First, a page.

By Melissa Keeping
This year the buzz at CineEurope seemed to be all about alternative content, or event cinema as it’s being increasingly referred to. As chair of the ECA it’s difficult to gain real perspective from the eye of the storm but having seen the business grow from an occasional add-on for exhibitors to a serious revenue stream in more recent years, the sense in Barcelona last month was that in event cinema, the possibilities are endless and the sense of real excitement was tangible. Everyone from major studios to major cinema chains to independents to technical partners seemed keen to know more, hear more, do more to exploit this established and still growing revenue stream.
Not that long ago – two, maybe three years - there was much rubbing of chins and puffing of cheeks in doubt as exhibitors and distributors alike struggled with various challenges; questionable content, technical delivery issues, poor marketing, tiny budgets, poor communication. Fast forward to 2013 and with the recent high profile success of the British Museum’s Pompeii in cinemas in the UK so far, the industry has emerged confident and slick, with high profile brands queuing up to capitalise on the exposure a theatrical release affords them. Event Cinema’s future seems more assured than ever before.
The big question concerned the future value of the market; is $1billion realistic? Opinion varied across the panel, but most were optimistic, though there was still a note of caution and Graham Spurling of [email protected] in Ireland advised that there is ‘no one-size fits all’ in this sector and every market varies hugely. Numbers at this stage in the game are all anyone is interested in and the ECA for its part is helping to provide some data but Spurling is right to warn against taking global figures too literally at this early juncture.
Over and over the term ‘series’ was being referred to and this seems key to making event cinema work for both distributors and exhibitors. Too often in the past both parties have given 100 percent in effort and financial outlay to a one-off project only for it to fail to break even at the box office. Wise to this now, content of all types is now being conceived as a series of this, a season of that, which easies the marketing burden and spreads the risk across multiple events. Happy days for both parties and if executed well the public can benefit by buying events up front and word of mouth marketing can take on a life of its own.
At the seminar ‘Event Cinema: Frontiers in Alternative Content’, the panel of exhibitors and distributors from the US and Europe offered an insightful glimpse into the diversity and innovation on offer in this sector now. Mariusz Spisz of Multikino in Poland explained that their Cinema in High Heels themed ladies only night provided an opportunity for clever advertising as well as sponsorship opportunities. Night of the Ad Eaters was also a novel concept involving six hours of non-stop advertising running throughout the night – incredibly this is hugely popular, an idea that germinated originally in France. Multikino, along with a number of other European cinema chains, have also had huge sell-out success with the recent Champions League finals, which is inspiring to hear given that in the UK sport has yet to really flourish in cinemas.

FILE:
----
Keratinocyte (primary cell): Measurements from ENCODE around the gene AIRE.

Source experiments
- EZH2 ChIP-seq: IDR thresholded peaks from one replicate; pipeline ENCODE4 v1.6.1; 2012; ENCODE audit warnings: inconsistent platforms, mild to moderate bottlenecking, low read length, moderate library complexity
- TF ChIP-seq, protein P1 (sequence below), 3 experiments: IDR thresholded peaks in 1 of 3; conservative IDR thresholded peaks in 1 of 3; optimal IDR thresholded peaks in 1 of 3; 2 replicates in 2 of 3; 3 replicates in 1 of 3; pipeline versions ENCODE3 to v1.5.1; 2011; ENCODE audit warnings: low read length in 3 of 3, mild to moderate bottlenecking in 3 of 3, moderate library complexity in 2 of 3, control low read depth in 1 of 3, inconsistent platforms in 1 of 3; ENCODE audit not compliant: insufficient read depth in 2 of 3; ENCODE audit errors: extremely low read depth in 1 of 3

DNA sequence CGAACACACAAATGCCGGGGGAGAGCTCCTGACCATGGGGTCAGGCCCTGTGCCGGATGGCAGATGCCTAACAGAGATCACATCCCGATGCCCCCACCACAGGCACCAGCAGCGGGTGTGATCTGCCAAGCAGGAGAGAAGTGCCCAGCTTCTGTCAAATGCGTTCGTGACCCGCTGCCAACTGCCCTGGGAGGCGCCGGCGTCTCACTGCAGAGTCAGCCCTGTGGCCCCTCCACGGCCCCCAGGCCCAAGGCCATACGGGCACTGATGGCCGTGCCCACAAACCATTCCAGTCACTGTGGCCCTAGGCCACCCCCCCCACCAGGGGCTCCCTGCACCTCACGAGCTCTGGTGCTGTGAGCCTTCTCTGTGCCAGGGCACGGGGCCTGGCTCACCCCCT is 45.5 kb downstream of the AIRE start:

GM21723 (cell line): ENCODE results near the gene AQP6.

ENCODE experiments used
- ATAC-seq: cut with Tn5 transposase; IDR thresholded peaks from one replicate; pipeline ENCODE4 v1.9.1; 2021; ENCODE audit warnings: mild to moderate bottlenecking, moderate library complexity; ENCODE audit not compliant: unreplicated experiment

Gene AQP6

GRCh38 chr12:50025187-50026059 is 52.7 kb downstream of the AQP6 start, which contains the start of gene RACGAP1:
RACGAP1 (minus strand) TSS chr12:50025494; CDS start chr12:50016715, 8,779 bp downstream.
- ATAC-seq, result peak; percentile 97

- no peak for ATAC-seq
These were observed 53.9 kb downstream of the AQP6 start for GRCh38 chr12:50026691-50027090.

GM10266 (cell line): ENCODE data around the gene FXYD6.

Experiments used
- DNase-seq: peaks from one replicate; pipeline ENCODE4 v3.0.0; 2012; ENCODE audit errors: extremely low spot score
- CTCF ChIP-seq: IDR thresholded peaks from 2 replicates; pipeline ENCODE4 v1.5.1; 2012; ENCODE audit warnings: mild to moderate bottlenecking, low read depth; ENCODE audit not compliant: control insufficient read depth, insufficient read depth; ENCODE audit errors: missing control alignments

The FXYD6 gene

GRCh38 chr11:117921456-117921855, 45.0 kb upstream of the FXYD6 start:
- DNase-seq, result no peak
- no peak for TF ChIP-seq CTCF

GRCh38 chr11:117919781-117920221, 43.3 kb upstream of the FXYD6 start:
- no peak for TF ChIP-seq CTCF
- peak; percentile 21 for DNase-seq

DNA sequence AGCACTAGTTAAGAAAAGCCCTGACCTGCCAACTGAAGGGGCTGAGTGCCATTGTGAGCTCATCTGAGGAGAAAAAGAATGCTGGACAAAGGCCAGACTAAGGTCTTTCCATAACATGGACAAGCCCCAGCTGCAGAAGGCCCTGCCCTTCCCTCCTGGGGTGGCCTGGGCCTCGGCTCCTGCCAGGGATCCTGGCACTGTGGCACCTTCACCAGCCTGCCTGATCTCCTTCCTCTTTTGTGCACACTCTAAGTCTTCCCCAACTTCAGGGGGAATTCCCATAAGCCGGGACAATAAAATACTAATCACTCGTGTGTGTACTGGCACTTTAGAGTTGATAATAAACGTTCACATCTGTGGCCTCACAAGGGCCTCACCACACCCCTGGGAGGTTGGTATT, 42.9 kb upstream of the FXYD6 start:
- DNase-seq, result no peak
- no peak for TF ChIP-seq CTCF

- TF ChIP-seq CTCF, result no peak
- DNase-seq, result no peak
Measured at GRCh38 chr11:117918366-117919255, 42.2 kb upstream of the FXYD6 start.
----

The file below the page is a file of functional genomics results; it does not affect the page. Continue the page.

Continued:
Not everyone was in agreement however. Thierry Fontaine of Pathé Live felt that flooding the market with content was counter productive and this year Pathé Live have reduced their releases from 38 to 26 titles this year, more in line with the output of a major studio and a more intelligent strategy.
He also felt focusing on exclusivity was key to the success of event cinema from an exhibition perspective. Drew Kaza of Odeon disagreed, adding that exclusives don’t work. Someone in the audience went a step further, even considering this approach ‘cultural vandalism’. Many involved in the industry feel that event cinema is as much about democratizing art and making it available to everyone, so imposing exclusivity is viewed by some as robbing the general public of an opportunity to experience culture.
The industry is far from peaking yet and there are still challenges to face, not least those including subtitling for emerging markets, technical delivery for live events, marketing and more. Some of these are being tackled in part by the ECA but others are likely issues that a young industry is facing, that will erode as the market matures.
At its core, event cinema is about catering for your audience, knowing your customers, and marketing the content accordingly. Graham Spurling of [email protected] in Ireland summed it up succinctly: “If we can sell the British Museum live in Ireland then we can sell anything.”
Melissa Keeping is Digital Cinema Report's European correspondent and the founder and chair of the Event Cinema Association.